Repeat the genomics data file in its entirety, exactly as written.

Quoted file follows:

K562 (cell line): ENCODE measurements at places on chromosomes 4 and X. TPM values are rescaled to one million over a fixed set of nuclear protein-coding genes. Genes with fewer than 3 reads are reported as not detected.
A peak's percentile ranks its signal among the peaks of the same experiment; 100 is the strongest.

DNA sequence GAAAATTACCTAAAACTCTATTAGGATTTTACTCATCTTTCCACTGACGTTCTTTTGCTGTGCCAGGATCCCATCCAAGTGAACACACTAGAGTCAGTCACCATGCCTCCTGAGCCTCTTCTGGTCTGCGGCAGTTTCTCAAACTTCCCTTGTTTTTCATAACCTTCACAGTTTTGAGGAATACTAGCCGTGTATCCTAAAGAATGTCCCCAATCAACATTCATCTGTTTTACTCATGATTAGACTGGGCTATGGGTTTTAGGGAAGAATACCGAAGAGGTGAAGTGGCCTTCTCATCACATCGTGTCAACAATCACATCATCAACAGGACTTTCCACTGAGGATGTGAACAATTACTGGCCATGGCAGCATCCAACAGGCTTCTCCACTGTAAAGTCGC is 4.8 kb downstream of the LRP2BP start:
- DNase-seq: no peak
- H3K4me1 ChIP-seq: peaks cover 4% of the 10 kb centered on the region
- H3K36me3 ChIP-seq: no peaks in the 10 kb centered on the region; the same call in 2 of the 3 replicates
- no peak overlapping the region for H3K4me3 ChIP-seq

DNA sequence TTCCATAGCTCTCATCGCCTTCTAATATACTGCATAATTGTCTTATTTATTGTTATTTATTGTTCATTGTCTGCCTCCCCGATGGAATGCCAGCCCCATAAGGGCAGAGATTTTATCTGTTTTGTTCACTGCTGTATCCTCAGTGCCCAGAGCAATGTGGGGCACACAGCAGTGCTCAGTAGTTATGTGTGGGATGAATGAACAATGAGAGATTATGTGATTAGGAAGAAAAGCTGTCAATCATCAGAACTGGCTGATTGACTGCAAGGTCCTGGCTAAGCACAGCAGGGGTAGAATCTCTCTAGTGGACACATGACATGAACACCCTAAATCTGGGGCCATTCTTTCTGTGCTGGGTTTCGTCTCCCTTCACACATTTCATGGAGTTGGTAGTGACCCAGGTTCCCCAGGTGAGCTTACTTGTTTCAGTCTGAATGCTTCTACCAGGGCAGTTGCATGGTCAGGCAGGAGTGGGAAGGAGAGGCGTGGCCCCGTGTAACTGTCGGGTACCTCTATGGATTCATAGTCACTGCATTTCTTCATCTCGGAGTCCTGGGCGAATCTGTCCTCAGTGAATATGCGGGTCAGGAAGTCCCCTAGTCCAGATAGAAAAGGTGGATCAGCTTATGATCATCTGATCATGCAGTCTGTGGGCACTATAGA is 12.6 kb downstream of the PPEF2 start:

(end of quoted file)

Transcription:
K562 (cell line): ENCODE measurements at places on chromosomes 4 and X. TPM values are rescaled to one million over a fixed set of nuclear protein-coding genes. Genes with fewer than 3 reads are reported as not detected.
A peak's percentile ranks its signal among the peaks of the same experiment; 100 is the strongest.

DNA sequence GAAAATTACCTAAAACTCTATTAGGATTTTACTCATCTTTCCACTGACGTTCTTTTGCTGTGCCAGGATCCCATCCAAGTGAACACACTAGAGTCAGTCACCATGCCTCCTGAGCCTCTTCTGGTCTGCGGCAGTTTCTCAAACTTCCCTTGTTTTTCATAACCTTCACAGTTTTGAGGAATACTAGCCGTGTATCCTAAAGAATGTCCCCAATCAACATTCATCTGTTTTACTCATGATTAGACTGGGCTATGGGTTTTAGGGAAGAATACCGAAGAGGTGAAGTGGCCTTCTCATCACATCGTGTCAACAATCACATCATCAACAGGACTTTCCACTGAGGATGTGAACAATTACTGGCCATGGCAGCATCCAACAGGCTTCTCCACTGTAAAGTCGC is 4.8 kb downstream of the LRP2BP start:
- DNase-seq: no peak
- H3K4me1 ChIP-seq: peaks cover 4% of the 10 kb centered on the region
- H3K36me3 ChIP-seq: no peaks in the 10 kb centered on the region; the same call in 2 of the 3 replicates
- no peak overlapping the region for H3K4me3 ChIP-seq

DNA sequence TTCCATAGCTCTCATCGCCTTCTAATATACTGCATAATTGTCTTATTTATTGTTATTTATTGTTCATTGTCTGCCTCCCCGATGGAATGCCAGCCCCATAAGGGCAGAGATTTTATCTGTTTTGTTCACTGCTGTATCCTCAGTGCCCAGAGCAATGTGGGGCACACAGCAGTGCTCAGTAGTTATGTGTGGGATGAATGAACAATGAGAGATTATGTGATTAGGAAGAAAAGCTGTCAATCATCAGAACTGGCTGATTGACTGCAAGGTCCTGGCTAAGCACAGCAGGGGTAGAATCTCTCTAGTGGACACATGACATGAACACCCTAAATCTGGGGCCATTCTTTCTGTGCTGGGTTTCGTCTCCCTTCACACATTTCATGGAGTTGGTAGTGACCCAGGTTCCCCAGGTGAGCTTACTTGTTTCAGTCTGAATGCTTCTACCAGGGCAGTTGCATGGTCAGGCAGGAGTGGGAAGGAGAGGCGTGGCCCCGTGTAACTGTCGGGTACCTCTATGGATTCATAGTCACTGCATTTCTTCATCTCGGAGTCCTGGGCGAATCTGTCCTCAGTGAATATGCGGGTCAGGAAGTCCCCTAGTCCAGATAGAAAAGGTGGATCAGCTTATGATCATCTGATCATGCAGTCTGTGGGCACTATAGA is 12.6 kb downstream of the PPEF2 start: